Friday, 17 June 2011
It was widely reported this week that Facebook had lost customers in the UK to the tune of 100,000 users with an even larger proportion being lost in the US. It was also reported that overall the rate of Facebook's global growth had slowed significantly for 2 months in a row. Both of these facts were denied by Facebook themselves stating 'From time to time, we see stories about Facebook losing users in some regions. Some of these reports use data extracted from our advertising tool, which provides broad estimates on the reach of Facebook ads and isn't designed to be a source for tracking the overall growth of Facebook'.
Whatever the facts of this story, the nervousness that underpins the reporting and comment highlights just how reliant some, especially companies have become on Facebook as a platform. The site undoubtedly provides the opportunity for really deep engagement with customers and the explosion in Facebook Commerce (F-Commerce) just goes to prove how important it has become to the sales and marketing investment strategy for many companies, but there is an inherent danger in switching to a one channel focus and the lessons learned from sites such as MySpace and Friendster and their loss of favour have to be heeded, as history does have a habit of repeating itself.
At present the time on site per user as reported by Comscore has increased from 21 to 25 minutes per day, however relying on this to continue could be a folly. It's important that there is investment and presence across a number of diverse channels in recognition of the fact that users are very promiscuous when it comes to the way they use the net and could move on at any time.
'Fish where the fish are' is a wise strategy, but you have to also keep one eye on the potential future migration patterns to ensure that the pool doesn't get over-fished and you miss out as the fish swim elsewhere. At the moment, Facebook is still where all the action is but you need to keep an eye open for where the action could be in the future and be ready to move.
Friday, 3 June 2011
Online privacy and data security are increasingly in the spotlight. Whether it be the recent Sony Playstation Network hack or this week’s issues surrounding the Chinese hacking plot on Gmail. And of course, when you entrust your personal details to a commercial organisation in the hope that those details are securely stored then you absolutely, have the right to expect that those details are safe.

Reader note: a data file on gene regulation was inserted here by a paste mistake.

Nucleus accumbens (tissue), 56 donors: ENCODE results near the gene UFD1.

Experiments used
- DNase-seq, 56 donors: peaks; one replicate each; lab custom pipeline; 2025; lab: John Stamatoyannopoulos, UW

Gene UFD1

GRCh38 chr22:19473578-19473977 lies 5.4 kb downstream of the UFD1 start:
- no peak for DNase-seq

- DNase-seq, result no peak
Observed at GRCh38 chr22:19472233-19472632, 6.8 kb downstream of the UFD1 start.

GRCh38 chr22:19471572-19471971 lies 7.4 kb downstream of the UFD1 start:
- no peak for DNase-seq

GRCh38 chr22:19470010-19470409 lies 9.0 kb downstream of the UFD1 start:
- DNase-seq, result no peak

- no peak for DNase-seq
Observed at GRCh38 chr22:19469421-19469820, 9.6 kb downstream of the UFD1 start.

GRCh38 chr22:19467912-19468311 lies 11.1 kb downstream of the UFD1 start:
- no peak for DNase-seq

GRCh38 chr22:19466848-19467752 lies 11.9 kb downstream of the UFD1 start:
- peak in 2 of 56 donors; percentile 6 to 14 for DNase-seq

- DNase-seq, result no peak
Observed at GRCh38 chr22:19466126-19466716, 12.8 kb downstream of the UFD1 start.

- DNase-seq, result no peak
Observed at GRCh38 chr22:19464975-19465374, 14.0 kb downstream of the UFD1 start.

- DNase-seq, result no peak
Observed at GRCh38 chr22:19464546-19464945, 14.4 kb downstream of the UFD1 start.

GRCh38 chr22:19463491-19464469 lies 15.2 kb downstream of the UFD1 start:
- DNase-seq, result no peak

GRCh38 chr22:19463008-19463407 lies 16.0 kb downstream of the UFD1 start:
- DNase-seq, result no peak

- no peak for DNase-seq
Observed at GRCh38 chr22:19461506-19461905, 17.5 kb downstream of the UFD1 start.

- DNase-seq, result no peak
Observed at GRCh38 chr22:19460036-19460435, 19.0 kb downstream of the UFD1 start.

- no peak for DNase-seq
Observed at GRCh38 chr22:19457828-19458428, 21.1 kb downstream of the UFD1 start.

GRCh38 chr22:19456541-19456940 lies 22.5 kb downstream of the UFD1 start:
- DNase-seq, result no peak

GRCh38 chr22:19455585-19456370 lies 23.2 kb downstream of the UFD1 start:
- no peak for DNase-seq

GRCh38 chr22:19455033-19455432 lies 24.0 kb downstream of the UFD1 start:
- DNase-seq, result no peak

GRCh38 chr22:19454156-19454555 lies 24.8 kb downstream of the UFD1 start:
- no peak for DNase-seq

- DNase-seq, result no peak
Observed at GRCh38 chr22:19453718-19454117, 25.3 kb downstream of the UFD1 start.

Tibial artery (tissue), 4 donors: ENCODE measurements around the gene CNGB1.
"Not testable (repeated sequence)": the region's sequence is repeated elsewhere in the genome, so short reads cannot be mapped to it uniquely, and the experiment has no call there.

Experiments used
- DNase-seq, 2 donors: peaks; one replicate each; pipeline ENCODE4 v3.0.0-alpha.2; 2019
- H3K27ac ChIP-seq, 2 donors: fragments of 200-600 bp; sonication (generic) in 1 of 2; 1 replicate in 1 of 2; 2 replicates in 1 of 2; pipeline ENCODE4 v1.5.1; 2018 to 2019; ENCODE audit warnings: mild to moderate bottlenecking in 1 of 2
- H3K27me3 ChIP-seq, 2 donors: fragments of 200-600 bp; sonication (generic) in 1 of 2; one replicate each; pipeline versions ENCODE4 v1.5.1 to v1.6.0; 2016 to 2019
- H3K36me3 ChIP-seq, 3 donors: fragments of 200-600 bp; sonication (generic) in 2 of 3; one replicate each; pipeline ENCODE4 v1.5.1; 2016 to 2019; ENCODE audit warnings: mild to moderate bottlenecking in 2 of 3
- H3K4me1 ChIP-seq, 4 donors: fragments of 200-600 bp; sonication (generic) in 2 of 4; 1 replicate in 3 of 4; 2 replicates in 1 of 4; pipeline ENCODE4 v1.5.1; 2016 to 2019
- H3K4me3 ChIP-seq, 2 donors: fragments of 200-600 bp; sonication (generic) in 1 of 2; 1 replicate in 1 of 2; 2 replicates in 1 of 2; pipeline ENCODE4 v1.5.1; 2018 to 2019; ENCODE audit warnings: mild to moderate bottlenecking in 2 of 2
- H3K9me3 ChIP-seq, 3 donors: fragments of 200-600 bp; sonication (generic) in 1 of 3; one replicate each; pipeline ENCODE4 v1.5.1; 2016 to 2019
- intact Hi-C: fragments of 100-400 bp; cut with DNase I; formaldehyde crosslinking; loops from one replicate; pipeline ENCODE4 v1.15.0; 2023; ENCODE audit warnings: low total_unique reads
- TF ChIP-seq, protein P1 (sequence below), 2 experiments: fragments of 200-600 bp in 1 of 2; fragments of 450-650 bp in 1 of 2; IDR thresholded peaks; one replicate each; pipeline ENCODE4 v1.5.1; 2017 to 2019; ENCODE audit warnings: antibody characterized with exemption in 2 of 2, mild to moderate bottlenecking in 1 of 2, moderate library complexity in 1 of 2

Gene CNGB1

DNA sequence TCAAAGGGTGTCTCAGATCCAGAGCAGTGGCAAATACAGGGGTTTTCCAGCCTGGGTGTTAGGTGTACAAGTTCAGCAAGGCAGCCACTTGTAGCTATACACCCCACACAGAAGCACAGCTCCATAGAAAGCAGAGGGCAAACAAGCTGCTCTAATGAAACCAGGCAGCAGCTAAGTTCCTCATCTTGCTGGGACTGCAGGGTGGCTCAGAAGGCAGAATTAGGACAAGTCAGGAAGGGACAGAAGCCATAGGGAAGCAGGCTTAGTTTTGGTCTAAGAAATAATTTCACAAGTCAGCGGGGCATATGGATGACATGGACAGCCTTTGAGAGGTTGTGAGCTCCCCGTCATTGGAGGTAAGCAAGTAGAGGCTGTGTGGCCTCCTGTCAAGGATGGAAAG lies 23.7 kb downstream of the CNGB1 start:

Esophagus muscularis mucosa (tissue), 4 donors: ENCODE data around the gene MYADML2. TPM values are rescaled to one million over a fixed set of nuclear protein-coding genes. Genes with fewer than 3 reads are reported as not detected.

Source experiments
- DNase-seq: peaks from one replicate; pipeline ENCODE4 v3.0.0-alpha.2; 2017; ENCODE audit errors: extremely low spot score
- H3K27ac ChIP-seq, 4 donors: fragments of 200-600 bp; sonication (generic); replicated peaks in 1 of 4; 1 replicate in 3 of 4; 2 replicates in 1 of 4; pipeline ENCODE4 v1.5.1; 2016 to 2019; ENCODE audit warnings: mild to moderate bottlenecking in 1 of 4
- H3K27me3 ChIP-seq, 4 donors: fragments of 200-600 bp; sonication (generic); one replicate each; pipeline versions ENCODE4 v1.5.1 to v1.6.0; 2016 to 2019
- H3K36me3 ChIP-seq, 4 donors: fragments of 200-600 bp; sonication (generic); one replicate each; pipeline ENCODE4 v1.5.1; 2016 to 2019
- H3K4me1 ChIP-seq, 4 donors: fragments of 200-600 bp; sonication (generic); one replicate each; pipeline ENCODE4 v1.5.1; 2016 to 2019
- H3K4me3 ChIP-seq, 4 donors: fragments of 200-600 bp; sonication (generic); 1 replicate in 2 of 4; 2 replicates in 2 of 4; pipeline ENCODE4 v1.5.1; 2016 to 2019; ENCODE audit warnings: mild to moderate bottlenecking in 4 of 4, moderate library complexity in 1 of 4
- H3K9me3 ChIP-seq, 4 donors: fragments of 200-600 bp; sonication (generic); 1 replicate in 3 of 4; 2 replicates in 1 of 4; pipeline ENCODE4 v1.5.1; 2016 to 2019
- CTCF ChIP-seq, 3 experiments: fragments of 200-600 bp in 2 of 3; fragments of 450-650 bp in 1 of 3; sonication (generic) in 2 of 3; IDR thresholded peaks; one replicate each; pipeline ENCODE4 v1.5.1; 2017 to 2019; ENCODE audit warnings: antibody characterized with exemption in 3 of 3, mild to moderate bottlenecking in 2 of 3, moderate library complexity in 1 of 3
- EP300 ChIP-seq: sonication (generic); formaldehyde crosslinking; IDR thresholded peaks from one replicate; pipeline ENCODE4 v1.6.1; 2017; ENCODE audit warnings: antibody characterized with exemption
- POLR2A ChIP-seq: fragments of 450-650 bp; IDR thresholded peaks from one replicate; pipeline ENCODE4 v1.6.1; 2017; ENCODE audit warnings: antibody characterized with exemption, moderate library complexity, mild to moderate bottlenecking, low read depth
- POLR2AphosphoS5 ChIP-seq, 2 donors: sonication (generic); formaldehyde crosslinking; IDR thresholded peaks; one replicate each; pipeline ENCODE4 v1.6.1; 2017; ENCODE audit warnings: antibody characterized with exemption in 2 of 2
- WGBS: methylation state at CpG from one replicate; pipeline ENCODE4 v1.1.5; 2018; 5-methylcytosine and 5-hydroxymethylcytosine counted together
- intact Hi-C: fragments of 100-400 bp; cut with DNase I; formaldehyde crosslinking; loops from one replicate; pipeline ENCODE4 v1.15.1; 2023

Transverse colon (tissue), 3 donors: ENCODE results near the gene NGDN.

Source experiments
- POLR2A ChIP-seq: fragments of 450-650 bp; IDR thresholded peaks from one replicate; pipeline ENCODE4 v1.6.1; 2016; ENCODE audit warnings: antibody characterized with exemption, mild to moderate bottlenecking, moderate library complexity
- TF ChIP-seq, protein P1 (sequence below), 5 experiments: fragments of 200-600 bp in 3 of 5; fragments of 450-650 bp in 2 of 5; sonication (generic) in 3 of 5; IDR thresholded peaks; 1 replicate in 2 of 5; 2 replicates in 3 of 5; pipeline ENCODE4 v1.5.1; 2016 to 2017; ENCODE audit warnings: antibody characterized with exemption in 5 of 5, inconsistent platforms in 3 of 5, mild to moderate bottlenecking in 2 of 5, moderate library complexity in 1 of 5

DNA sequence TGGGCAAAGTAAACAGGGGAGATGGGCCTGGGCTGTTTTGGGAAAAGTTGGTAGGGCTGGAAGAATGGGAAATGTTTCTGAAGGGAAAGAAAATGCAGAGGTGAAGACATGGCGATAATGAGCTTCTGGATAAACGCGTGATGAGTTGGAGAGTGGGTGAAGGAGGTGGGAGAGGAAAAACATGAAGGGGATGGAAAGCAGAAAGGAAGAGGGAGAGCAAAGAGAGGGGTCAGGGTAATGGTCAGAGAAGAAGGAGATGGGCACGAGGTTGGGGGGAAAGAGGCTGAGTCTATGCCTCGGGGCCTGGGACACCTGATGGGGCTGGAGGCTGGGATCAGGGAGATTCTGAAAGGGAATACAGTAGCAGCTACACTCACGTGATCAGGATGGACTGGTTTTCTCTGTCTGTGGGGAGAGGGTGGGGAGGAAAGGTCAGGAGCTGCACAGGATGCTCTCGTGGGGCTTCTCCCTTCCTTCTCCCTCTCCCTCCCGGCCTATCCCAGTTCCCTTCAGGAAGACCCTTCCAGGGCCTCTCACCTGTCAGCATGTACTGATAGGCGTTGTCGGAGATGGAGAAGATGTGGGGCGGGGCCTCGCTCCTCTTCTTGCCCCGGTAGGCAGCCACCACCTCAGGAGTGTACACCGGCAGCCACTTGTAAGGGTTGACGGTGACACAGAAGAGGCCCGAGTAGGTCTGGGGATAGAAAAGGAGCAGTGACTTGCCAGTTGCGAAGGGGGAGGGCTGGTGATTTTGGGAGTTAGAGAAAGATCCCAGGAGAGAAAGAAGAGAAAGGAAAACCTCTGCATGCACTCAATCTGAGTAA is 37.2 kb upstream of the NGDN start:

However a couple of instances have emerged this week in which online denizens appear to be willingly giving up their private details in a way that would have been unthinkable a decade ago. First was Intel’s quite brilliantly executed Museum of Me, which promised (and indeed delivered in spades) to ‘create and explore a visual archive of your social life’. The application fantastically visualises, photos, video, links, profile pictures and status updates from the day you signed up to Facebook and onwards and in order to do that they ask you to giveaway pretty much every Facebook access privilege you can, but hey it’s Intel they’re OK they’ll be responsible and indeed to date 224,000+ users have happily done so, but there are those that are warning against giving away so much willingly.
The second is maybe a little less blatant and involves Google Wallet. The mobile payments solution unveiled by Google last week promises the mobilisation of payments via your smartphone and an NFC chip. Potentially ending the need for cash and indeed of your card wallet. Fantastic, how convenient, but what is the price of using the technology. Well, potentially you give companies access to your purchasing behaviour. So far, so loyalty card, but on top you also open up your location, your predilections and therefore to some extent your soul. There’s definitely work that needs to be done around the privacy settings that are fixed to mobile payment solutions and before you blindly plough in, you need to make sure your privacy is protected.
Consumers have the right to expect companies they give their data to, to encrypt it, protect it and ensure that it can’t be hacked and stolen, however life on the internet comes with responsibility and before we give our lives away more and more freely we all need to be thinking about what it is we’re giving up.